A Whole lot of Religion and a whole lot of history

Saturday 1 September 2018

What a packed day! It got up to about 37 degrees, but it was a dry heat. We started early and went to the Citadel – Saladin’s 12th century fort – to see what is referred to as the Alabaster Mosque and another older but less impressive one. We went onto the Coptic quarter to visit three fascinating churches – the ‘Hanging Church’ – which was built directly over the old Roman fort, as if to say, “We have out lived the Romans!” Next was St George’s, which had a museum including torture equipment used to solicit Christian faith! The last Church visited in the morning was referred to as the ‘Cavern’ church because it was built over a cavern where the Holy family stayed for three months after fleeing the wrath of Herod. This is one of twenty-six sites in Egypt which claim the family stayed there over the course of the three years there were on the run. We then went onto the Ben Ezra Synagogue – the only functioning one in Cairo. The story goes that the Christian church were in a bit of a bother over unpaid taxes and sold a church to Ben Ezra who turned it into a Synagogue. Another story goes that it was a lease for a hundred years – but no dated contract stating when the hundred years started has been found.

After a well-earned lunch we had the afternoon in Cairo Museum. Words fail to describe the overwhelming old-world charm and magnificence of this museum – the first ever built for the purpose of being a museum. It has over 100,000 items. Sherif our guide high-lighted a few items – including a stature of the builder of the 2nd Pyramid – they don’t how they were able to carve it out of the material with the tools available. We saw the copy of the Rosetta stone – the original is in the British Museum – the key to de-coding much of the ancient language of the Egyptians.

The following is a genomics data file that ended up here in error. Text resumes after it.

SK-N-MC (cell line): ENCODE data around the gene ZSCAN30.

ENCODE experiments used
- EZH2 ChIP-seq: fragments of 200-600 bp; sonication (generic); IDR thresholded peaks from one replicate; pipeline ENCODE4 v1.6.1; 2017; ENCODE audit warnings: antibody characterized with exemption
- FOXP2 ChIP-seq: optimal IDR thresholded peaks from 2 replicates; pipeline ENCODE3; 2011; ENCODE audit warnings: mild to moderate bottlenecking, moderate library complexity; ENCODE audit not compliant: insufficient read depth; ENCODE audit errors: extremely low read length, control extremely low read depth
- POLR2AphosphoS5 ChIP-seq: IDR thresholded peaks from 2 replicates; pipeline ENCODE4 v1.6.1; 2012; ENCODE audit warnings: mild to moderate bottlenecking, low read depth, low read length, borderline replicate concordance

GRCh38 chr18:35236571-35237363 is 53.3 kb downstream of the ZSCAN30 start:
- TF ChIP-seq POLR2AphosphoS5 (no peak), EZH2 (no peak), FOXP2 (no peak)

We arrived back at our hotel tired and hot and exhausted but with a sense of gratitude for a wonderful day.

alabaster mosque

cavern church

stairs down to holy family cavern

staircase down to cavern

cairo museum

sun god

Safe and sound in the Sun

Friday 31 August 2018

After a gruelling long flight from Melbourne to Dubai, followed by a more pleasant flight to Cairo our travelling group of nine (Conrad, Ian, Robert, Judy, Daniel, Lewis, Carole, Janet and yours truly) have been warmly welcomed to Egypt. We were expertly shepherded through Cairo airport by Kerrid to be met outdoors by our tour guide Sherif. The drive from the airport to the hotel took us through the Presidential area of Heliopolis. We passed the sprawling Dead city cemetery to be amazed to learn that people live here among the tombs of the ancestors. 24 million people call Cairo their home! (Population of Egypt is 97 million). To house so many people we saw what Sherif called ‘Randoms’. These are towering apartment blocks built on any spare bit of land. Some are so close to each other that you could probably reach out and shake hands with your neighbour across the gap. There is one colour in Cairo and that is ‘mud brown.’

Other sights on the journey to the hotel included the impressive Citadel build by Saladin in the tenth century. We crossed the Nile into Giza and caught a tantalising glimpse of the Pyramids before turning into our hotel for the next two nights – aptly named the Oasis Hotel. It boosts lush green gardens and a spectacular pool. A relaxing place to recharge the batteries before heading to the Cairo Museum and the Coptic Quarter tomorrow.

01 airport

06 Sherif

markets on Fridays

About to take off for Egypt, Jordan, and the Holy Land.

A group of nine hardy souls will be taking the trip of a lifetime beginning on Friday 31 August in Cairo. I will be posting a regular blog about our adventures, along with pics! After this trip I head off straight away to the UK to join the Australian Welsh Male Choir as we embark on a three-week tour culminating in the London Welsh Choir Festival at the Royal Albert Hall on Saturday 13 October. Check in for up dates.

brown camel
Photo by Simon Matzinger on Pexels.com